Mildmay Chase Course
Possibly the classiest race of the entire Grand National meeting takes centre stage on the opening day. Run over a trip in line with that of the King George and Cheltenham Gold Cup, the Aintree Bowl – previously called the Betway Bowl for sponsorship reasons – generally attracts a similar calibre of field to those key races.
Run for the first time in 1984, the original idea behind this race was for it to act as a consolation event for horses beaten, or unable to compete in the Gold Cup.
Aintree Bowl Chase Course Map (Mildmay Chase Course)
Aintree Bowl Chase Past Winners
|Nico de Boinville
|Clan Des Obeaux
|Clan Des Obeaux
|Nico de Boinville
|Tea For Two
|Follow The Plan
|What a Friend
|Madison du Berlais
About the Aintree Bowl: A High-Class Encounter
In the same way that the Cheltenham Festival is not all about the Gold Cup, the Grand National Festival is not just about the Grand National itself. It may be the biggest British race of them all in terms of popularity but the Grand National is just one of a host of exhilarating National Hunt chases taking place during the three day festival at Aintree that bears its name.
Racing fans don’t have long to wait before seeing top class chasers face off against each other. The Grade 1 Aintree Bowl takes place on the first day of the Grand National Festival and always features a smattering of big name horses from powerful yards to wow the crowds.
No Longer Simply a Consolation Prize
The Aintree Bowl has been run under any number of names over the years. Most recently known as the Betway Bowl after that betting company took over sponsorship in 2017 but has previously been sponsored by Betfred, Betfair, Totesport, Martell, Whitbread and the initial sponsors, Perrier-Jouët. You may notice something of a trend there!
When introduced in 1984 as the Perrier-Jouët Champagne Cup the idea for the race was to provide a high calibre contest for horses who could not get a place in the Cheltenham Gold Cup. It quickly became clear that this was an excellent addition to the schedule.
Wayward Lad had already claimed several major honours including the King George VI Chase before his Aintree Bowl wins in 1985 and 1987, whilst Desert Orchid’s win in 1988 was a precursor of things to come as he won the Cheltenham Gold Cup the following season.
Wayward Lad and Desert Orchid set the standards of the Aintree Bowl early doors. In subsequent years the mantel was picked up by the likes of Barton Bank, Silviniaco Conti and Cue Card. That popular trio all delighted racing fans by winning the Aintree Bowl (under various names) having failed to win the Gold Cup in the same season.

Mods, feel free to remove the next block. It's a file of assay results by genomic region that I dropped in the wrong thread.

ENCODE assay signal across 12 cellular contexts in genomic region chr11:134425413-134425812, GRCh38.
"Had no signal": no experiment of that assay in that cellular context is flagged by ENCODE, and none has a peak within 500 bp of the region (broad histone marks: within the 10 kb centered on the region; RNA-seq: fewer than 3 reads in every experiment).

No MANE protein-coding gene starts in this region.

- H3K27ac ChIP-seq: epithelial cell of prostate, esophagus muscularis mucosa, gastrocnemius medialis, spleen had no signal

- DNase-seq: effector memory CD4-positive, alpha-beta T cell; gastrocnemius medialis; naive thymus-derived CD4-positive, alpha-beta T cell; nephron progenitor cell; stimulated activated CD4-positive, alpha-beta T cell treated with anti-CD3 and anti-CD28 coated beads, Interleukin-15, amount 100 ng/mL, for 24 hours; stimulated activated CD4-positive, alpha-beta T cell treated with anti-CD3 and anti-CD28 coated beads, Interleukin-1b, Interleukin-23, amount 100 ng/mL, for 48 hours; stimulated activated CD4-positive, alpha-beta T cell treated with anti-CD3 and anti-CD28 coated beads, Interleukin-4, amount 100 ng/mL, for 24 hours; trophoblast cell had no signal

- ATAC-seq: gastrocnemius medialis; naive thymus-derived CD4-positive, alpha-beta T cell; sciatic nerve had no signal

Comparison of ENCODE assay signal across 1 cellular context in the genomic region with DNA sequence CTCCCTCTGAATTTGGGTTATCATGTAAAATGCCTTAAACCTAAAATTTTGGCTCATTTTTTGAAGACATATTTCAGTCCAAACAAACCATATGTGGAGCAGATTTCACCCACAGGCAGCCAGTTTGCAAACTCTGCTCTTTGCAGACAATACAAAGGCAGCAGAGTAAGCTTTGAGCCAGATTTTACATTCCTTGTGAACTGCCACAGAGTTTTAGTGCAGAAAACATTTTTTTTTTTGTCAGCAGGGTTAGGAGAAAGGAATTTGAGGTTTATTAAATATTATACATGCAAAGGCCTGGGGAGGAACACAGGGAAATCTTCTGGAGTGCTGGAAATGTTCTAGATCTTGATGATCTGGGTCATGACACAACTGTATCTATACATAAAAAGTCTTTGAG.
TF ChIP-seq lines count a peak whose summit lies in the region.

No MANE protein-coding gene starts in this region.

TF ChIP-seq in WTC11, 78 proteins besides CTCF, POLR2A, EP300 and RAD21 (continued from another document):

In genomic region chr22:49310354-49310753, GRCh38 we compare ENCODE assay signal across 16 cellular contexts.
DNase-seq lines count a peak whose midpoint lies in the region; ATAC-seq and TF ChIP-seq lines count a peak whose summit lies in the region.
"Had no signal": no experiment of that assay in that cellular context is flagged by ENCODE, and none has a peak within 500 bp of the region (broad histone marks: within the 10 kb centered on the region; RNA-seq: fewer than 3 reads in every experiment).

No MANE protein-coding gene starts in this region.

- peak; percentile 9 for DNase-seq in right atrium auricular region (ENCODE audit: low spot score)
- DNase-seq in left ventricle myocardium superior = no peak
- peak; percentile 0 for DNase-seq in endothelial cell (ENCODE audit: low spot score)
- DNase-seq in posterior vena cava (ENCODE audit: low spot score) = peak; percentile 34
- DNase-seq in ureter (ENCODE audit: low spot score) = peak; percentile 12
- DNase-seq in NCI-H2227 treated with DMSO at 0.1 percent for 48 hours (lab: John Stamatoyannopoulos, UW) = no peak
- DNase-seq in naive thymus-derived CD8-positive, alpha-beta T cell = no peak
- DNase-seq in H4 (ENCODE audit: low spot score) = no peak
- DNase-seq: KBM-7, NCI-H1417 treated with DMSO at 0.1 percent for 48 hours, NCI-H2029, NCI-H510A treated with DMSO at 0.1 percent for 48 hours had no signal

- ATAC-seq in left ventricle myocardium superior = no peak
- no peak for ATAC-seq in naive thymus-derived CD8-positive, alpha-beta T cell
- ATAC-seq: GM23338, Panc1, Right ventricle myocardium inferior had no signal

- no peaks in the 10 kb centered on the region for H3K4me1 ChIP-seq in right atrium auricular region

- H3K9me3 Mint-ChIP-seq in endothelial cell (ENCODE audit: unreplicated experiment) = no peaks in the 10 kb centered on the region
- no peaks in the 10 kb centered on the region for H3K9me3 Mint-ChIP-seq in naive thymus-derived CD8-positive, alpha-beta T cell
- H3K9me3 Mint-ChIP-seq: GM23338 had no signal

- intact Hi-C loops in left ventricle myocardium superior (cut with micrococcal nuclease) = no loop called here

That leading contenders from the Gold Cup are going on to win the Aintree Bowl proves the upward curve that the race has been on. It was awarded Grade 1 status in 2010 and has since been won by Might Bite who came second in the Gold Cup just a month earlier. No horse has ever completed the double, however.
Combination of Stamina and Pace Key at Aintree
That the Grand National Festival takes place in April each year adds another layer of difficulty for ante post punters. It is notoriously difficult to predict the weather during British spring time and just a couple of days of rain can have a significant impact on conditions underfoot especially if it’s been a wet winter.
The challenge of the Aintree Bowl changes subject to the going but at 3 miles 1 furlong and with 19 fences to jump it is vital only to back horses who have proven their stamina reserves. It’s also not the sort of race horses can come into cold. Having a run within at least the last 40 days is almost a necessity, as is a certain amount of experience as it’s rare for an Aintree Bowl winner to have had fewer than 10 starts and four wins in their chasing career.
The Aintree Bowl is run on the Mildmay Course at Aintree. That means that the horses are spared the challenge of clearing the famous Grand National fences but jumping remains an important attribute on the Mildmay as it is a fairly fast track and many horses have been caught out by the speed at which they must navigate the fences.
Unlike many races of the same calibre, age is not a key stat for the Aintree Bowl. It has been won by younger horses on the way up, those at the peak of their powers and those who are landing one last big win.